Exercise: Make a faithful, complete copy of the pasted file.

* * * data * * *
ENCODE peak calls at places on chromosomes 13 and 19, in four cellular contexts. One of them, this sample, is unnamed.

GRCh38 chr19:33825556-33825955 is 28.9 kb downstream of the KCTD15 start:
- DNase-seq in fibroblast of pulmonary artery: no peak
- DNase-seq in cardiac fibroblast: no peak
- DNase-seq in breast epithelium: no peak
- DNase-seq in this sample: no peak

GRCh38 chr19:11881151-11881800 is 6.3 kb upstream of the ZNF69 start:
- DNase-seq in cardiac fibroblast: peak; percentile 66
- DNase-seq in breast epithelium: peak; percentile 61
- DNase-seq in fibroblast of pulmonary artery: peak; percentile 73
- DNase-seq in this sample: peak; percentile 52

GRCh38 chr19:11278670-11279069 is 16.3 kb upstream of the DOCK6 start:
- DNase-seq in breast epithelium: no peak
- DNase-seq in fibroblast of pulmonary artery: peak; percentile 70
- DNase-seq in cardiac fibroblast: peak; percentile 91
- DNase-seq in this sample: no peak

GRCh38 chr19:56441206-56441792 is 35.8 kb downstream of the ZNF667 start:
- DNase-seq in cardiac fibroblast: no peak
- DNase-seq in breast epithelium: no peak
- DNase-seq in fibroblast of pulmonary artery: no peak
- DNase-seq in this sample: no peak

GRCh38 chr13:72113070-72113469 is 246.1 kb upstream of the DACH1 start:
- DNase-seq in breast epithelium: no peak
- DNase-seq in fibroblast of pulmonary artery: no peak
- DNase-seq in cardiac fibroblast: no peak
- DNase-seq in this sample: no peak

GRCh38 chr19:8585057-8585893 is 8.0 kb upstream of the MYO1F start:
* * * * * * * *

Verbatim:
ENCODE peak calls at places on chromosomes 13 and 19, in four cellular contexts. One of them, this sample, is unnamed.

GRCh38 chr19:33825556-33825955 is 28.9 kb downstream of the KCTD15 start:
- DNase-seq in fibroblast of pulmonary artery: no peak
- DNase-seq in cardiac fibroblast: no peak
- DNase-seq in breast epithelium: no peak
- DNase-seq in this sample: no peak

GRCh38 chr19:11881151-11881800 is 6.3 kb upstream of the ZNF69 start:
- DNase-seq in cardiac fibroblast: peak; percentile 66
- DNase-seq in breast epithelium: peak; percentile 61
- DNase-seq in fibroblast of pulmonary artery: peak; percentile 73
- DNase-seq in this sample: peak; percentile 52

GRCh38 chr19:11278670-11279069 is 16.3 kb upstream of the DOCK6 start:
- DNase-seq in breast epithelium: no peak
- DNase-seq in fibroblast of pulmonary artery: peak; percentile 70
- DNase-seq in cardiac fibroblast: peak; percentile 91
- DNase-seq in this sample: no peak

GRCh38 chr19:56441206-56441792 is 35.8 kb downstream of the ZNF667 start:
- DNase-seq in cardiac fibroblast: no peak
- DNase-seq in breast epithelium: no peak
- DNase-seq in fibroblast of pulmonary artery: no peak
- DNase-seq in this sample: no peak

GRCh38 chr13:72113070-72113469 is 246.1 kb upstream of the DACH1 start:
- DNase-seq in breast epithelium: no peak
- DNase-seq in fibroblast of pulmonary artery: no peak
- DNase-seq in cardiac fibroblast: no peak
- DNase-seq in this sample: no peak

GRCh38 chr19:8585057-8585893 is 8.0 kb upstream of the MYO1F start: